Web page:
Posted May 23, 2013

Heat escaped with a win, but Game 1 revealed reigning champs’ weaknesses

2013 NBA playoffs, Indiana Pacers, Miami Heat, Rob Mahoney
Roy Hibbert grabs a rebound against the Miami Heat

Roy Hibbert was a force on the boards in Game 1, and his size gives the Pacers a big advantage. (Greg Nelson/SI)

The Pacers have a knack for playing the Heat competitively, and in Game 1 they played the champs about as closely as possible. If not for an improbable drive by LeBron James on the game’s final possession, Indiana would have executed a clever theft of home-court advantage in the series’ opening act — an achievement still unlikely to make the Pacers favorites, but significant in dictating the course of the Eastern Conference finals. Instead, Frank Vogel’s decision to sit Roy Hibbert on that final, fateful possession has devoured most all other reflection on the game itself, and in the process obscured all that went wrong for the Heat in Game 1. This particular near-loss may not have turned the series against Miami, but it did spotlight several problematic factors worth considering.

Rebounding

Due to shaky ball handling and a more generally plodding pace, Indiana’s offense hinges heavily on its clean-up. Only three other teams in the league this season relied on second-chance points for a greater percentage of their overall scoring, and in Game 1 those extra opportunities accounted for roughly a quarter of the Pacers’ offense. Hibbert alone grabbed seven offensive boards in his 41 minutes of action, and on the whole, Indiana’s active, outsized frontcourt collected a rebound on almost half (44 percent) of its own misses. That influx of possessions didn’t just put Indiana in a position to win with 2.2 seconds remaining in overtime, but also served to avoid a runaway loss. Many of the Pacers’ put-backs came in the midst of furious Heat rallies, in effect stunting the momentum of a run in a way that little else could. With that, Indiana’s second-chance buckets fulfilled a function more crucial than scoring — particularly against a Miami team that’s so dangerous going downhill.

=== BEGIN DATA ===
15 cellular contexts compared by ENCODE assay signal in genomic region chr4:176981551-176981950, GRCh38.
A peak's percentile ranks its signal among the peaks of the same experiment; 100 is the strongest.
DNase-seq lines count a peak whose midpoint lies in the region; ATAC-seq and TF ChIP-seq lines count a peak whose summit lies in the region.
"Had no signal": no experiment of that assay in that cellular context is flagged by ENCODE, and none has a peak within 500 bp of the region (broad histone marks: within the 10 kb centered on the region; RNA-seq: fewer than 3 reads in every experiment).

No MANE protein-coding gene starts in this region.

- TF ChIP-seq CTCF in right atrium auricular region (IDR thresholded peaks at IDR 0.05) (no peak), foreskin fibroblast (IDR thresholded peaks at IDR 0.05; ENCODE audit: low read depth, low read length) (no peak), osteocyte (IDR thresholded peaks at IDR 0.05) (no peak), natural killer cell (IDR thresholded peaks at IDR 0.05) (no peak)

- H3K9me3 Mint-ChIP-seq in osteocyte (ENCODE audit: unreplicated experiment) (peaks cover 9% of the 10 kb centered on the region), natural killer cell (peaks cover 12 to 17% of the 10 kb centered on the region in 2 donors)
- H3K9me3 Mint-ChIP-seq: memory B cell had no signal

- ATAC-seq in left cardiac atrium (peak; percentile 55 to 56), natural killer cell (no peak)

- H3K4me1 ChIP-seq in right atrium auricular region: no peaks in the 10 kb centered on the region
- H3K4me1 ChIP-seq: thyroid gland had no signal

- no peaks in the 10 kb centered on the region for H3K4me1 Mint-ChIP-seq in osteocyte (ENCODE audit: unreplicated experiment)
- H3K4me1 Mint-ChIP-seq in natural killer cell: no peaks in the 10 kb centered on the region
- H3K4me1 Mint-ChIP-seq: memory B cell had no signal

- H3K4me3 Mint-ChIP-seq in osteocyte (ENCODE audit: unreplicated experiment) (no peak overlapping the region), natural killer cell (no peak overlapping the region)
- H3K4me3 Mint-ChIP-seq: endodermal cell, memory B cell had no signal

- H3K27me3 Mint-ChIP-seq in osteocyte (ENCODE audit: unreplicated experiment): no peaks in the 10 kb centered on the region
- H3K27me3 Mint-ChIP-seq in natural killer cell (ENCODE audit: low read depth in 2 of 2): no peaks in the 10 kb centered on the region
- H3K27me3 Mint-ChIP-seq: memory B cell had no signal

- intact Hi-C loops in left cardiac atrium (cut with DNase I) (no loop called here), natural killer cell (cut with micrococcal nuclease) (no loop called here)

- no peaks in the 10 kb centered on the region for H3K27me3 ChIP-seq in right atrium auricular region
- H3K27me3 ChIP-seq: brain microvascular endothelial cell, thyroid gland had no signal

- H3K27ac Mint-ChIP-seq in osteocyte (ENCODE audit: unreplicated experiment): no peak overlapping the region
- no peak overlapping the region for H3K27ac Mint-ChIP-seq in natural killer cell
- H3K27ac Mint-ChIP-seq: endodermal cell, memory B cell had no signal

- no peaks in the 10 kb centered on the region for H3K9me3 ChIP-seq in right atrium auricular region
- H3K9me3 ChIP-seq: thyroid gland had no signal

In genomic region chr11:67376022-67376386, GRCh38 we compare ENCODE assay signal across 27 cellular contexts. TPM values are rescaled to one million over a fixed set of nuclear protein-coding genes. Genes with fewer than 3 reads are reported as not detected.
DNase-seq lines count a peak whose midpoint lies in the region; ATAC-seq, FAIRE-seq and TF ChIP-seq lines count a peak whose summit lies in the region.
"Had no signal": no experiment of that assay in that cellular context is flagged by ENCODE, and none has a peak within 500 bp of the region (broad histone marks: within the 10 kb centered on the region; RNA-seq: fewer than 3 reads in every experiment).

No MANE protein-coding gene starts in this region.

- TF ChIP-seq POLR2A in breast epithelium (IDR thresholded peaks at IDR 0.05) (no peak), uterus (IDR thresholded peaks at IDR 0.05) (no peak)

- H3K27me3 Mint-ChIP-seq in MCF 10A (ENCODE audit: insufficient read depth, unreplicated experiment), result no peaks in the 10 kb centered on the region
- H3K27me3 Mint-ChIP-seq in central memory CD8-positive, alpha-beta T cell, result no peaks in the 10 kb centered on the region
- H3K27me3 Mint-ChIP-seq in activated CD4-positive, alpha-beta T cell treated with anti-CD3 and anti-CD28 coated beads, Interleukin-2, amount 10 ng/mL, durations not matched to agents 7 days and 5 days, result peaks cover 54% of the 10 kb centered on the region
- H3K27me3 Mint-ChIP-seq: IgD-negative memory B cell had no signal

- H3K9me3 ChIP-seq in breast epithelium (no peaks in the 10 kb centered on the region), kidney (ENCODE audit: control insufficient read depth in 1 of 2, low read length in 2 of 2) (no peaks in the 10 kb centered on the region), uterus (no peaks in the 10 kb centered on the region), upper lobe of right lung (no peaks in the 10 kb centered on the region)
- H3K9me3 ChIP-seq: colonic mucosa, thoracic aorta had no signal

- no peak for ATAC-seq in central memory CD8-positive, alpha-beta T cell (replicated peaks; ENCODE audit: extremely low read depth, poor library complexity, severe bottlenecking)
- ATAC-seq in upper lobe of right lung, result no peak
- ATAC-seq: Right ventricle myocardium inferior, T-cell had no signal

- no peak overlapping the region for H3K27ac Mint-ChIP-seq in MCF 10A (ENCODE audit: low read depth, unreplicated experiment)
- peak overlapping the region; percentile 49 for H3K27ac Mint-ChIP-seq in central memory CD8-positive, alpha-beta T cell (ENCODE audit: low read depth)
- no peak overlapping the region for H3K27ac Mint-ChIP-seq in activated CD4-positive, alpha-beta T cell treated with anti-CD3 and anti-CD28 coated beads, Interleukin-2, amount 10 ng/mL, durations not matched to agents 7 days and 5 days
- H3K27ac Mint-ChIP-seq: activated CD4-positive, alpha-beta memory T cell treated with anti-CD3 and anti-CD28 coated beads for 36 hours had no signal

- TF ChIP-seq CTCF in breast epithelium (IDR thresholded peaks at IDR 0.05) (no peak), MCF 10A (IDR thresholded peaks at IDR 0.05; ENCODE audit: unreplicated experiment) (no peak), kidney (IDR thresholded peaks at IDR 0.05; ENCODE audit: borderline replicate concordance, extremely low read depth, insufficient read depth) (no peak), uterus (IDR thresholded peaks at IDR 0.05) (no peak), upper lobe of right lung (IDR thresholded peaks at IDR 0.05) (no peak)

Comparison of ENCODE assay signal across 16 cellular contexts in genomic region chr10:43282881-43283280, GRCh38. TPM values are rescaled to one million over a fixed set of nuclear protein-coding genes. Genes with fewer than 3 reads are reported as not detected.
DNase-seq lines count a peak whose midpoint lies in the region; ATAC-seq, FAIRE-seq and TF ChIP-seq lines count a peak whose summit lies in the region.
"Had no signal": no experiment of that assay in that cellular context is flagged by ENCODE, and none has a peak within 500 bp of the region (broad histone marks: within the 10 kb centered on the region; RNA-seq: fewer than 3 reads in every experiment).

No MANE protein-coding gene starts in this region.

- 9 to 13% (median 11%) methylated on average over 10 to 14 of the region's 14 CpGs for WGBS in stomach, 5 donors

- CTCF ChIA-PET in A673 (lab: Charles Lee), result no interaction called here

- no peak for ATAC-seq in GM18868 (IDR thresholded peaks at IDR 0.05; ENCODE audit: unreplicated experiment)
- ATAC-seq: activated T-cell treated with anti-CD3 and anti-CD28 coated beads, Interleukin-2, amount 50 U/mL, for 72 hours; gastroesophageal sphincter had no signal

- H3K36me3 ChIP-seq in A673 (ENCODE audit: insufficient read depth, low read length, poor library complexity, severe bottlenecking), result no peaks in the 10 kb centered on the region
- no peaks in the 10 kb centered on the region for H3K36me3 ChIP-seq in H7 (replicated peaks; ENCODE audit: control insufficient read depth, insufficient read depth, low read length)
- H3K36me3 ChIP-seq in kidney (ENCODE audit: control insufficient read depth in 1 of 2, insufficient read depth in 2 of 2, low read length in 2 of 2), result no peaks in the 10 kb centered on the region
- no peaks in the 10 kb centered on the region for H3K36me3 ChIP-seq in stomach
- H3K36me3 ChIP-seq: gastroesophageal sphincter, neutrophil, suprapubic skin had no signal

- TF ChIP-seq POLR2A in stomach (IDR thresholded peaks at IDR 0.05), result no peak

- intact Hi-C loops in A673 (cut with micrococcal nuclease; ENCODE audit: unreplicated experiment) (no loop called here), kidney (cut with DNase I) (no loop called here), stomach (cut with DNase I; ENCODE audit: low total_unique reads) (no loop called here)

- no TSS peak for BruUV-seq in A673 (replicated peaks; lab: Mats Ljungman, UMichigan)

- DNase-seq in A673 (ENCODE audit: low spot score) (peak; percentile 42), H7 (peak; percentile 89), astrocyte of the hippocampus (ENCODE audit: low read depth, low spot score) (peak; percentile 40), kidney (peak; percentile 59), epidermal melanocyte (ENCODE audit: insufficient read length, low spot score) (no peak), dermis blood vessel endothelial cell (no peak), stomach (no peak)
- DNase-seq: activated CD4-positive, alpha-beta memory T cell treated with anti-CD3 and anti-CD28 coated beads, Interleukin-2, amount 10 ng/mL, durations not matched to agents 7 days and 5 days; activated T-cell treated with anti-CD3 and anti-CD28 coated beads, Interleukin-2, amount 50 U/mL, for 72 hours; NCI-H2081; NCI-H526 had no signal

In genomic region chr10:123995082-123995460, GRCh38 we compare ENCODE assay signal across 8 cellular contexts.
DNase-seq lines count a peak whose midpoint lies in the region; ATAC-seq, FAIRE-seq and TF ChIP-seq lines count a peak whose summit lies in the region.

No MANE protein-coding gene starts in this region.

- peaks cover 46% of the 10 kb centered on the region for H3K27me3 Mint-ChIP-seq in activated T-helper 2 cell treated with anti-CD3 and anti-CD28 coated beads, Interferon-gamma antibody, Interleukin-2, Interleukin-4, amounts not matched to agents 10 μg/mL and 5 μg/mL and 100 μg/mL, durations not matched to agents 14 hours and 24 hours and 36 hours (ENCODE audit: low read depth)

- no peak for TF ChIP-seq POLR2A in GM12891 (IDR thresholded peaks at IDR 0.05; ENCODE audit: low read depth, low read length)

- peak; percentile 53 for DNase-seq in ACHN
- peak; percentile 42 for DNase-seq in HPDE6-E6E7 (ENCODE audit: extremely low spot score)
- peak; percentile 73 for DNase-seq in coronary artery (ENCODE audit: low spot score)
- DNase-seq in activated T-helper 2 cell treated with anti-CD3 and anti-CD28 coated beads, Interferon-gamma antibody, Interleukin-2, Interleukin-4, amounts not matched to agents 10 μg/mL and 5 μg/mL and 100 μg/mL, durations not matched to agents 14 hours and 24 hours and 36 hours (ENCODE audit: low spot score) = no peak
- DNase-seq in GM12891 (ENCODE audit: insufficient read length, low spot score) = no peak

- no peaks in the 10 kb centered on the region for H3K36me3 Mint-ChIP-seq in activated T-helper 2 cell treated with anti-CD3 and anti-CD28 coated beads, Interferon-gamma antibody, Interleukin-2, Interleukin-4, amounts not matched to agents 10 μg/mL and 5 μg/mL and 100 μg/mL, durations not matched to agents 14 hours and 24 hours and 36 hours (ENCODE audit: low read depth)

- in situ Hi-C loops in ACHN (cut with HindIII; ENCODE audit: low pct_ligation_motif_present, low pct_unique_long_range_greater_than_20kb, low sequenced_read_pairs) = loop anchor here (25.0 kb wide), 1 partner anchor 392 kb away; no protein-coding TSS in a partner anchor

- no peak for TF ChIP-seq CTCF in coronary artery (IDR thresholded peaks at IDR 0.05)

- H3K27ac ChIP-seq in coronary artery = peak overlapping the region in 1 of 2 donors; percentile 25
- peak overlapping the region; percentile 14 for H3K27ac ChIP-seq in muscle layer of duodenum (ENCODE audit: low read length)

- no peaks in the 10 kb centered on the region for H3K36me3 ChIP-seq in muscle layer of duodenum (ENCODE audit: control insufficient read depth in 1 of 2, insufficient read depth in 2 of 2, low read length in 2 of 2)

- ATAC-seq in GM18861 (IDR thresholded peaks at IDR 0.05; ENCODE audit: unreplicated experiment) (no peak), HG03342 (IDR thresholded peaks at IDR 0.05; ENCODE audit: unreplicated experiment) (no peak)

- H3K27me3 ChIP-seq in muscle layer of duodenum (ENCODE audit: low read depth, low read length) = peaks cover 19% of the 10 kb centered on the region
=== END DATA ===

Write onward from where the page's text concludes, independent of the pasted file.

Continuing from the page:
Both the specific rebounding numbers and Miami’s effort level on the glass will fluctuate throughout the series, but this particular weakness is fundamental to the matchup. In addition to the blatant size disadvantage that the Heat surrender, their defensive system is predicated on such frequent scrambling that boxing out every potential rebounding threat can prove problematic. In this particular series, that fault is magnified by a group of massive (Hibbert), strong (David West) and active (Tyler Hansbrough, Ian Mahinmi) opposing bigs. This is simply the advantage that the Pacers hold over the best team in the NBA, though it might be less substantial were Chris Bosh (who finished with just two rebounds) to play a more active role on the defensive end.

Also, it need be noted that Miami’s struggles on the defensive glass can’t be generalized to rebounding in total, as the Heat grabbed 38 percent of their misses and nearly matched the Pacers in second-chance points. That’s easy to overlook given the general tilt of this series’ narrative, but Miami could put itself in a position to finish this series quickly if it can play the offensive boards to a virtual wash in subsequent games.

Perimeter shooting

Indiana’s defense excels in imposing limitations, and can prove particularly strict in inhibiting three-point attempts. This is just one of the many benefits that Hibbert’s presence on the backline provides. By virtue of having a tall, long-armed deterrent hovering in between the ball and the basket, Indiana’s perimeter defenders are afforded a chance to challenge ball handlers and remain glued to potentially dangerous shooters. As a result, only the Bulls held opponents to fewer three-point attempts per game  in the regular season.

We have every reason to think that Indiana will curtail Miami’s three-point attempts in this series, as the Heat shot 6.4 fewer threes per game against the Pacers this season than they did on average. But in those regular-season meetings, Miami’s shooters made up for their lack of volume by maximizing the value of select opportunities. That wasn’t at all the case in Game 1, when Shane Battier and Ray Allen combined to go 1-for-8 from beyond the arc, providing the dead weight behind Miami’s 27.8 percent three-point shooting. There were some desperation shots that superficially deflated the Heat’s long-range accuracy, but overall this is a far lower mark than any that Miami posted against Indiana in the regular season. A world of credit goes to the Pacers for preempting most every swing pass and rotating accordingly, but one has to think that the Heat’s best shooters will at some point knock down looks like these: